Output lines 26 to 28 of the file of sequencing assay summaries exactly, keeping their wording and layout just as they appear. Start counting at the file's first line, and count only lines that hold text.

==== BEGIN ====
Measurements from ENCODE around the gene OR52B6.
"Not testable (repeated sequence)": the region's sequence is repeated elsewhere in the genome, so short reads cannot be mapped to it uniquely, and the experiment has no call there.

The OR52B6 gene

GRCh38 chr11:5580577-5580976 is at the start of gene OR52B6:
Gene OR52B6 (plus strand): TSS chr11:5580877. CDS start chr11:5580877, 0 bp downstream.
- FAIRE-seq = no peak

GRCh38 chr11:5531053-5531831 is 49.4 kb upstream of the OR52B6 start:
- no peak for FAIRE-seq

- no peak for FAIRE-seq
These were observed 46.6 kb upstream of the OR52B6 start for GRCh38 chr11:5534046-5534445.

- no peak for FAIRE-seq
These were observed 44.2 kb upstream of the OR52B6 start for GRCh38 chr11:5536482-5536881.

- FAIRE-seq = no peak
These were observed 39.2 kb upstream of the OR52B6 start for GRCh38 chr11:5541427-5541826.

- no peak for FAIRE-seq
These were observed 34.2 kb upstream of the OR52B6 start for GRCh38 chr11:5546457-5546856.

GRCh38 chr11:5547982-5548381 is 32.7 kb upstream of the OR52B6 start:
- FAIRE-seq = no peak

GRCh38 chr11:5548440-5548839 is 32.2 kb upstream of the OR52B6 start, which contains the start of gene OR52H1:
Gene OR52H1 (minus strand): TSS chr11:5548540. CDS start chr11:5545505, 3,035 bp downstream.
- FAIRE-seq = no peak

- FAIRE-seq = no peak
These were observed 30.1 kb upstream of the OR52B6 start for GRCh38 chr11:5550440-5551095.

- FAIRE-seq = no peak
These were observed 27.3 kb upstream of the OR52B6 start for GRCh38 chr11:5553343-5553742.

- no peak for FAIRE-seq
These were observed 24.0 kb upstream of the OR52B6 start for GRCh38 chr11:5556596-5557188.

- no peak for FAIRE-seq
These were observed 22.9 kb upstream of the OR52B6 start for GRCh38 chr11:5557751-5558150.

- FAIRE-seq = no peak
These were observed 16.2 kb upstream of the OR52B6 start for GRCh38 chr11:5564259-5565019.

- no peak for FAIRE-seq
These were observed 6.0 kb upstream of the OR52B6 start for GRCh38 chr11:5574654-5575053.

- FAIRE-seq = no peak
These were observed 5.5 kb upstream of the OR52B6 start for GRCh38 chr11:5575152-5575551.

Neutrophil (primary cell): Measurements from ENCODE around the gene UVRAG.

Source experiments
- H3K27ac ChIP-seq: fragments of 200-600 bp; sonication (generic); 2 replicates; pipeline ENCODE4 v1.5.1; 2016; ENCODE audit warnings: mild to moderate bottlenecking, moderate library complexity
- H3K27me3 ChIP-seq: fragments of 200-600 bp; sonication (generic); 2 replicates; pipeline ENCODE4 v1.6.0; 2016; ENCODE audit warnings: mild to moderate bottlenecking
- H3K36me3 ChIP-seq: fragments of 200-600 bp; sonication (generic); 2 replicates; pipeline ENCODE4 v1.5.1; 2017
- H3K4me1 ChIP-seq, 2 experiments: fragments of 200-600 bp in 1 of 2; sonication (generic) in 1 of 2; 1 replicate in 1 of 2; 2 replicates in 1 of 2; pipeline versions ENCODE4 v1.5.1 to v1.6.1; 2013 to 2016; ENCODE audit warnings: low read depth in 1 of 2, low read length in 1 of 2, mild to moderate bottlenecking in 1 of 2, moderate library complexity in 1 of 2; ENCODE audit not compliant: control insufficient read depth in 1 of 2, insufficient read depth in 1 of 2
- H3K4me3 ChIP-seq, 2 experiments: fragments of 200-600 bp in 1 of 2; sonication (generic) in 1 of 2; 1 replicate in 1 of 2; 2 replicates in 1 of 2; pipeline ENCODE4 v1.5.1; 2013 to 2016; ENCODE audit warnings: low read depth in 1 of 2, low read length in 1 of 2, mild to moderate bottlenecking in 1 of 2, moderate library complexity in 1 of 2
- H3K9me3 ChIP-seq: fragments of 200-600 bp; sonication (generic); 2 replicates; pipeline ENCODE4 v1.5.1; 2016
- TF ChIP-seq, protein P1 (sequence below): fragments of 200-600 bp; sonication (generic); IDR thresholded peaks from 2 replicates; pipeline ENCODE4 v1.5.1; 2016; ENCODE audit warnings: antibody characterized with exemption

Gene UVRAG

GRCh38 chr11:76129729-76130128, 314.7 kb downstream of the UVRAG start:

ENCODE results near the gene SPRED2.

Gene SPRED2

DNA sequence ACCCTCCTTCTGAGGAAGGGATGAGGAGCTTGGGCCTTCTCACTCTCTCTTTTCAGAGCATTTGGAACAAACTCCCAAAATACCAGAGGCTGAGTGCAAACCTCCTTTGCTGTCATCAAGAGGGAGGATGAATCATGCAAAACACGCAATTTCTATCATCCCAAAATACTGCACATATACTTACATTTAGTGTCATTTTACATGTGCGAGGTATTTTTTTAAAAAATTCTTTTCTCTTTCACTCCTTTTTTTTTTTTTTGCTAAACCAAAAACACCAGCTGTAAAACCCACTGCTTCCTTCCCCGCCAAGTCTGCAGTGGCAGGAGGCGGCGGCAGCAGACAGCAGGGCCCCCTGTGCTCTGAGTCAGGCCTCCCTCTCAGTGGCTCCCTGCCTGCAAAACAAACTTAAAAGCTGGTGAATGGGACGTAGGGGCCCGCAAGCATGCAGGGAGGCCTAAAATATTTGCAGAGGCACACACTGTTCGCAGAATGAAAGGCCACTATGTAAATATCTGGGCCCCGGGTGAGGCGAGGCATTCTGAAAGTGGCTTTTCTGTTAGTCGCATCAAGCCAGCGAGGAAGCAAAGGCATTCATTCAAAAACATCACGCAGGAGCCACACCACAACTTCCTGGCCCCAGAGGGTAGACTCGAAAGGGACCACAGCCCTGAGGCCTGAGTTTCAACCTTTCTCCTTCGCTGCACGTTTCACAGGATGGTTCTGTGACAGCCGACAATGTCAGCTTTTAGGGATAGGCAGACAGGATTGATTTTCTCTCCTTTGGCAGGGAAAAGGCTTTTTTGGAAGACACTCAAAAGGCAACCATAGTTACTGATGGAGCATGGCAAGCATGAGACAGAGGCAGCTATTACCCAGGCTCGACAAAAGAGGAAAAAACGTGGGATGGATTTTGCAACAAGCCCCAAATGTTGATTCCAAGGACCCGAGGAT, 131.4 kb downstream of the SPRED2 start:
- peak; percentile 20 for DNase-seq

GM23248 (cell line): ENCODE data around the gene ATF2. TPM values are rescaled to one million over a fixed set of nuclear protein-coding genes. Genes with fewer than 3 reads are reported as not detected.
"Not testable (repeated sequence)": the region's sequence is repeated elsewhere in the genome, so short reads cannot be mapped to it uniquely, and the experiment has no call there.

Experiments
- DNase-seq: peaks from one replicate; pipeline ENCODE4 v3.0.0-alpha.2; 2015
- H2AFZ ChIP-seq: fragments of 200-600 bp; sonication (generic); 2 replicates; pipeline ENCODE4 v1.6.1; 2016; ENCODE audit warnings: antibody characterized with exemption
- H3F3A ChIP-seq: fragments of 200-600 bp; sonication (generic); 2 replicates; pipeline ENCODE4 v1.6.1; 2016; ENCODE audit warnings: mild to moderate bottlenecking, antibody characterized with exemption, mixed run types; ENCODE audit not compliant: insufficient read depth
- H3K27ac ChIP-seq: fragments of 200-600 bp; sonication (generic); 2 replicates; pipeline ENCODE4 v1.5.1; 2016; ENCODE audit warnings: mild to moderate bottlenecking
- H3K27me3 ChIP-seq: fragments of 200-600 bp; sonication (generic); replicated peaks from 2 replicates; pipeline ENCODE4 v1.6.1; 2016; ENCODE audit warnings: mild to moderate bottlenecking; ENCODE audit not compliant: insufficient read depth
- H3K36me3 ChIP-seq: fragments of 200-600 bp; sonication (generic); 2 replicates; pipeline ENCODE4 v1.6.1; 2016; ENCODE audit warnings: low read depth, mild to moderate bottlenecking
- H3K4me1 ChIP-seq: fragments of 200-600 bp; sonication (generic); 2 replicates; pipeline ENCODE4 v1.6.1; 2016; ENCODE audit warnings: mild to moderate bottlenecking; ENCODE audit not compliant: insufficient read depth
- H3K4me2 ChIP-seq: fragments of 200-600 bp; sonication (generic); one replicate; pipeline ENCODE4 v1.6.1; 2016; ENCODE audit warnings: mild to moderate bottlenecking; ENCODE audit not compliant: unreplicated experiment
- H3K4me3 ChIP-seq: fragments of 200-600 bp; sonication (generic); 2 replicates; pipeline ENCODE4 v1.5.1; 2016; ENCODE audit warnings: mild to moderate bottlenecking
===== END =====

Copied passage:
- no peak for FAIRE-seq
These were observed 24.0 kb upstream of the OR52B6 start for GRCh38 chr11:5556596-5557188.

- no peak for FAIRE-seq